When Andrew finds out that his sister has taken off in a traveling bookstore he attempts to stop her by nearly any means necessary but, being a strong and largely unapologetic woman, Helen has none of it. In this comedy of innocent misadventures, there are a slew of adorable mishaps as Helen struggles for independence.

Throughout Parnassus on Wheels there are two powerful themes: the empowerment of women and the power of books.

Parnassus on Wheels is literature very much within the realm of first-wave feminism. Oftentimes while reading, I imagined Helen hiking up her billowing dress, waving off any boosts, and pulling herself up onto the covered wagon with a sturdy grunt. On the road she’s given the time and space to learn about herself and gains the confidence to stand by what she wants.

“Now see here Andrew,” I said, “you talk too quickly. A woman of forty (you exaggerate, by the way) who has compiled an anthology of 6,000 loaves of bread and dedicated it to you deserves some courtesy. When you want to run off on some vagabond tour or other you don’t hesitate to do it. You expect me to stay home and do the Lady Eglantine in the poultry yard. By the ghost of Susan B. Anthony, I won’t do it! This is the first real holiday I’ve had in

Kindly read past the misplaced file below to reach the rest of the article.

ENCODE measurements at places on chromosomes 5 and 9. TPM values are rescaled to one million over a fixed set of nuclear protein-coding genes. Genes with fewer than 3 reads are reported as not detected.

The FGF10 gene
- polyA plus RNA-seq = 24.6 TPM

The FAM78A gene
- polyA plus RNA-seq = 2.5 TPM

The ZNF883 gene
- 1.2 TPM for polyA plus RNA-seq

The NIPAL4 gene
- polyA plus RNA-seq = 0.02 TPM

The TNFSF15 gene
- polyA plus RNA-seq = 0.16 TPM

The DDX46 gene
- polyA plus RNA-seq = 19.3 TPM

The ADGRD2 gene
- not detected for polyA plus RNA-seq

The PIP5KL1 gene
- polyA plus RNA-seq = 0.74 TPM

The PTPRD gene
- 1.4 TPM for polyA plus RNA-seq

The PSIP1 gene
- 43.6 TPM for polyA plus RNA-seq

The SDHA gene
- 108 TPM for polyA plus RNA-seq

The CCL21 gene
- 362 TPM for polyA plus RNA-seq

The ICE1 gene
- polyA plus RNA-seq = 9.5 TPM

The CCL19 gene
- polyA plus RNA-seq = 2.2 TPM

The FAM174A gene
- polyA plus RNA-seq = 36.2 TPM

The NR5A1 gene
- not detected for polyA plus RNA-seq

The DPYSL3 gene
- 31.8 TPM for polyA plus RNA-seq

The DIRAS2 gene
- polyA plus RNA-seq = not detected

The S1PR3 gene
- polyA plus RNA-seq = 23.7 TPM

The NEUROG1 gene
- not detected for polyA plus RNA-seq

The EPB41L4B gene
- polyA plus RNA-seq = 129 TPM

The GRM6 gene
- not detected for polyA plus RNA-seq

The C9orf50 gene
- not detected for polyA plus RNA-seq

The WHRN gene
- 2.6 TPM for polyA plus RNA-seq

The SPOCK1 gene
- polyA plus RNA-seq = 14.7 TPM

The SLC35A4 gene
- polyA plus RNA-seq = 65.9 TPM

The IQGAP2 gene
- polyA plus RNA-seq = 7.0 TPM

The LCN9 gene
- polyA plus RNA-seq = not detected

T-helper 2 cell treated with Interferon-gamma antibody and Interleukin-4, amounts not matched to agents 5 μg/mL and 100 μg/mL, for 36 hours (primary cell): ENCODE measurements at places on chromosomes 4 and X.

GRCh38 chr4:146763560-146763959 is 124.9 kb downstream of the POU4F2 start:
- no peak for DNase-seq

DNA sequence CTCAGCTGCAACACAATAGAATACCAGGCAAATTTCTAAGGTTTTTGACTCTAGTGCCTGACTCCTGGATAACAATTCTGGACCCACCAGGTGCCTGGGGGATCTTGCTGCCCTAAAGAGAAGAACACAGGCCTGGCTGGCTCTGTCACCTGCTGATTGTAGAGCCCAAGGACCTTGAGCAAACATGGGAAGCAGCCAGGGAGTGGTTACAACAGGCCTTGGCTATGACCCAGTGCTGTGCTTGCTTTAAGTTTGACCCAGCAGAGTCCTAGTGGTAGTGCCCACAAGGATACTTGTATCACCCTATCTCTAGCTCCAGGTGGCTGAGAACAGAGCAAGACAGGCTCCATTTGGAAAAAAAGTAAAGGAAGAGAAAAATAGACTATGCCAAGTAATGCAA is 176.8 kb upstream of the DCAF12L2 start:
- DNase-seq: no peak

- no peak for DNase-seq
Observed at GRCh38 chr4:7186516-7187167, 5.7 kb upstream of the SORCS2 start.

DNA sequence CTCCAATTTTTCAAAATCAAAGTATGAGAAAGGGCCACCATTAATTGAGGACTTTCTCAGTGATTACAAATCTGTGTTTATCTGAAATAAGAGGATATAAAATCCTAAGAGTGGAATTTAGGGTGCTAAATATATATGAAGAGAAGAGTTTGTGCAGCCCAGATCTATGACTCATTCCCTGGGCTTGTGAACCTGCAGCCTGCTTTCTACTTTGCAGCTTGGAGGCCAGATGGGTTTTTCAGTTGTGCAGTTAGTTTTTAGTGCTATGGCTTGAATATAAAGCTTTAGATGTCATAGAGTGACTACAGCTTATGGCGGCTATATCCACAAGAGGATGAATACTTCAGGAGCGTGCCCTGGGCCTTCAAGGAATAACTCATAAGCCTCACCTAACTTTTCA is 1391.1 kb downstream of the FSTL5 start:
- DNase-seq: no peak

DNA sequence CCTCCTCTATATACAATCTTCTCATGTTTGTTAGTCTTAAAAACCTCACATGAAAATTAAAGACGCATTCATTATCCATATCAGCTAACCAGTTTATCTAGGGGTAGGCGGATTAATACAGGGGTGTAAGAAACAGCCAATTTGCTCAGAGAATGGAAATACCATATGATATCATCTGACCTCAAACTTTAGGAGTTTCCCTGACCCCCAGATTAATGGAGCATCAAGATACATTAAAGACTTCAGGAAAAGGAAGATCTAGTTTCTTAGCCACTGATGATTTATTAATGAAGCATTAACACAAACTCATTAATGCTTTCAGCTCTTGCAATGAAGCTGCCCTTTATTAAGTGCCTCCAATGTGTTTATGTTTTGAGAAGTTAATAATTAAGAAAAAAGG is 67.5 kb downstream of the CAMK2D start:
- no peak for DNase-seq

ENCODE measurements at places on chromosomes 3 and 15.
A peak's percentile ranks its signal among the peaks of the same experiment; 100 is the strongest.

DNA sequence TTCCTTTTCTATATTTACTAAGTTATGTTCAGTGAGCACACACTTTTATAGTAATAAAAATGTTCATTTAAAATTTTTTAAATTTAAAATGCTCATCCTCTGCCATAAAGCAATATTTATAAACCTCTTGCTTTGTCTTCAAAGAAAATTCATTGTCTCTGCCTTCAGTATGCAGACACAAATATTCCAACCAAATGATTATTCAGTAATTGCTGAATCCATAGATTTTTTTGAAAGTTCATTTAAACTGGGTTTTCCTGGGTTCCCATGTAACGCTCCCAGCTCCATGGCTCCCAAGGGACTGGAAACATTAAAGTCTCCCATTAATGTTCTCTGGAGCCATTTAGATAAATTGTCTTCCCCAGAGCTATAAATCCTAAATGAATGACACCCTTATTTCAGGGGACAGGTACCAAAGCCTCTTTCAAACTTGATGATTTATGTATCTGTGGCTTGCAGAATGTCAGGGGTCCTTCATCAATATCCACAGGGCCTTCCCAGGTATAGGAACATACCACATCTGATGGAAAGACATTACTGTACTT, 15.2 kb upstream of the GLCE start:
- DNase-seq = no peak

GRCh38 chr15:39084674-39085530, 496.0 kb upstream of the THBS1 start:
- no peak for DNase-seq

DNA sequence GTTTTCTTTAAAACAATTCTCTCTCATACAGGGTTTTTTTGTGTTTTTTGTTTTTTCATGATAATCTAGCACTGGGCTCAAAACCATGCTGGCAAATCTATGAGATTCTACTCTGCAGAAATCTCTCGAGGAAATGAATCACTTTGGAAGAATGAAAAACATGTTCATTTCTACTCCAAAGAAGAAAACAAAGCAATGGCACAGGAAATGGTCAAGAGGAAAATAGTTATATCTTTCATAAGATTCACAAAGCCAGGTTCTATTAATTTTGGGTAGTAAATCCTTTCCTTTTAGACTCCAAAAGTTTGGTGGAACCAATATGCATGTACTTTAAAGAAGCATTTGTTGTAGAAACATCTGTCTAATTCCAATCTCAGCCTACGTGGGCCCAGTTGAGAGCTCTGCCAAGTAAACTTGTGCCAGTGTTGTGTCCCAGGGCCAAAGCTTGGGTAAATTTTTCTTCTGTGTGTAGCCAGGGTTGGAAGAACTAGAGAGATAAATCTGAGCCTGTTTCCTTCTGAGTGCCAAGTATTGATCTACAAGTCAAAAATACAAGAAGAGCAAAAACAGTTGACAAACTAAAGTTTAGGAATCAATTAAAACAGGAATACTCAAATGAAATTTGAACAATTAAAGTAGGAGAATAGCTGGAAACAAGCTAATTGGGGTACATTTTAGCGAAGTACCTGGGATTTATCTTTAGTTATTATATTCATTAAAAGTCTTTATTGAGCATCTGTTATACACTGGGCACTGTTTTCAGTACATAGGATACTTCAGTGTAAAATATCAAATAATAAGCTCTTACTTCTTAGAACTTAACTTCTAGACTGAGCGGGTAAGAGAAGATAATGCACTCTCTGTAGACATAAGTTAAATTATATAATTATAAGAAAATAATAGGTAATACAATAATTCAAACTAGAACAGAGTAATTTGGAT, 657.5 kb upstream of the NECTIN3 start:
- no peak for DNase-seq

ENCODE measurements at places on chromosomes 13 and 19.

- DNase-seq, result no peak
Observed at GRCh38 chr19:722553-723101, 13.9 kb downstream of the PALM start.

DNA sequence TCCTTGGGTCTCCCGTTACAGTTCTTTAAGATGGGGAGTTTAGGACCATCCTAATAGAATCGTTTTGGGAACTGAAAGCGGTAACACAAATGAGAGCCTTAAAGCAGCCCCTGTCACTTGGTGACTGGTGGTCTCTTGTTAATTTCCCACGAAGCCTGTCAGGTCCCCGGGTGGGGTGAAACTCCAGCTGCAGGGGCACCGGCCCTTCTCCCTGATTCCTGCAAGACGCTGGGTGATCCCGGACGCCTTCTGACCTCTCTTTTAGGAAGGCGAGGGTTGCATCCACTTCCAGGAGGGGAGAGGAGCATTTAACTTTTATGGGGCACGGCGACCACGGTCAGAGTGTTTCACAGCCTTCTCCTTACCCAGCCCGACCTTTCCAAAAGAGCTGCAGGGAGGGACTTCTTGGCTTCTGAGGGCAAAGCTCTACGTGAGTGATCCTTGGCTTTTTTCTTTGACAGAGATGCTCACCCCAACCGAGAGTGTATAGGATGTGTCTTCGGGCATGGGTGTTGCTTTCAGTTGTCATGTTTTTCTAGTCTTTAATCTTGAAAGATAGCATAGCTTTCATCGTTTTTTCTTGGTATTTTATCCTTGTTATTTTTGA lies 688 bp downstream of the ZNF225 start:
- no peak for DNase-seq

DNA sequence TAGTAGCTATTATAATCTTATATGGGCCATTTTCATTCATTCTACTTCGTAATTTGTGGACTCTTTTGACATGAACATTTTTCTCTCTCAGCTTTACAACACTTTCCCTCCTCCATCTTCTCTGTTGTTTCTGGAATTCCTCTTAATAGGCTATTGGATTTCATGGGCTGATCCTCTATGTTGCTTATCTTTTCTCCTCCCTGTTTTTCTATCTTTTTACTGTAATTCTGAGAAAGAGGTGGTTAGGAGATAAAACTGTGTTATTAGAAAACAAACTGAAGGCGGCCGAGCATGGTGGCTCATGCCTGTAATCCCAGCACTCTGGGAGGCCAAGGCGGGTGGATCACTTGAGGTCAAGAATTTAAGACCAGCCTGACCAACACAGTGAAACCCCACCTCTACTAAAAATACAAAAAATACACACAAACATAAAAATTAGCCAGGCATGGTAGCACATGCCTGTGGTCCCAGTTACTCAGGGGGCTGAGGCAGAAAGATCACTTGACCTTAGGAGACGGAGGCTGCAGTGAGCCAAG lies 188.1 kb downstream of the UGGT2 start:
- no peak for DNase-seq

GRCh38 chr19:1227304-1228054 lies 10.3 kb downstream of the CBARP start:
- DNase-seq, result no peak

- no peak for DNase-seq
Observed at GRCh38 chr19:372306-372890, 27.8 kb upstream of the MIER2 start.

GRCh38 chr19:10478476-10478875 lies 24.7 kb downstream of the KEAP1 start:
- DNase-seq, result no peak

fifteen years, and I’m going to suit myself.”

Given equal devotion, books are seen as a mode of education. The professor stresses that he performs a valuable service to the people he visits, pointing out that while cities might have libraries and bookstores, rural areas do not.